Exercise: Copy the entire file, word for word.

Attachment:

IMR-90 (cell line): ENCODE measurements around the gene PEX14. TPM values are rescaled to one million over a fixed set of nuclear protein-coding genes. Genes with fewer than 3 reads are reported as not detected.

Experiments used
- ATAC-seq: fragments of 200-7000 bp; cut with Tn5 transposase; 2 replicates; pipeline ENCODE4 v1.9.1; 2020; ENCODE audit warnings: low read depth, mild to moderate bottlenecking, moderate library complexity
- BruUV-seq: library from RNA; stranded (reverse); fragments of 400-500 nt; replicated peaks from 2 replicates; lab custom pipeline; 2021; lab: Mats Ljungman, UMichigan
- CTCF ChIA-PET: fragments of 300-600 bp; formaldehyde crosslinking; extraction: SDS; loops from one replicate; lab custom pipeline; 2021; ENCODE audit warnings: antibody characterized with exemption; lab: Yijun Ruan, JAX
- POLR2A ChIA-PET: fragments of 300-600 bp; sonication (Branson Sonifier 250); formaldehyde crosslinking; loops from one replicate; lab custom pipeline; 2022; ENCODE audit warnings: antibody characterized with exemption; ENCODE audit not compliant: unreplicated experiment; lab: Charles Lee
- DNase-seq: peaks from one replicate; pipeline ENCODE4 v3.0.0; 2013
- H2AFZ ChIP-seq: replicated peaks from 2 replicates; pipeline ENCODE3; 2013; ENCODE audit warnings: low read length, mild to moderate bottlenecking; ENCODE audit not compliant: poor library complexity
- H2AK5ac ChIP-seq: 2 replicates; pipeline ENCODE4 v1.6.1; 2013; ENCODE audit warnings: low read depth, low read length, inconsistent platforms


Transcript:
IMR-90 (cell line): ENCODE measurements around the gene PEX14. TPM values are rescaled to one million over a fixed set of nuclear protein-coding genes. Genes with fewer than 3 reads are reported as not detected.

Experiments used
- ATAC-seq: fragments of 200-7000 bp; cut with Tn5 transposase; 2 replicates; pipeline ENCODE4 v1.9.1; 2020; ENCODE audit warnings: low read depth, mild to moderate bottlenecking, moderate library complexity
- BruUV-seq: library from RNA; stranded (reverse); fragments of 400-500 nt; replicated peaks from 2 replicates; lab custom pipeline; 2021; lab: Mats Ljungman, UMichigan
- CTCF ChIA-PET: fragments of 300-600 bp; formaldehyde crosslinking; extraction: SDS; loops from one replicate; lab custom pipeline; 2021; ENCODE audit warnings: antibody characterized with exemption; lab: Yijun Ruan, JAX
- POLR2A ChIA-PET: fragments of 300-600 bp; sonication (Branson Sonifier 250); formaldehyde crosslinking; loops from one replicate; lab custom pipeline; 2022; ENCODE audit warnings: antibody characterized with exemption; ENCODE audit not compliant: unreplicated experiment; lab: Charles Lee
- DNase-seq: peaks from one replicate; pipeline ENCODE4 v3.0.0; 2013
- H2AFZ ChIP-seq: replicated peaks from 2 replicates; pipeline ENCODE3; 2013; ENCODE audit warnings: low read length, mild to moderate bottlenecking; ENCODE audit not compliant: poor library complexity
- H2AK5ac ChIP-seq: 2 replicates; pipeline ENCODE4 v1.6.1; 2013; ENCODE audit warnings: low read depth, low read length, inconsistent platforms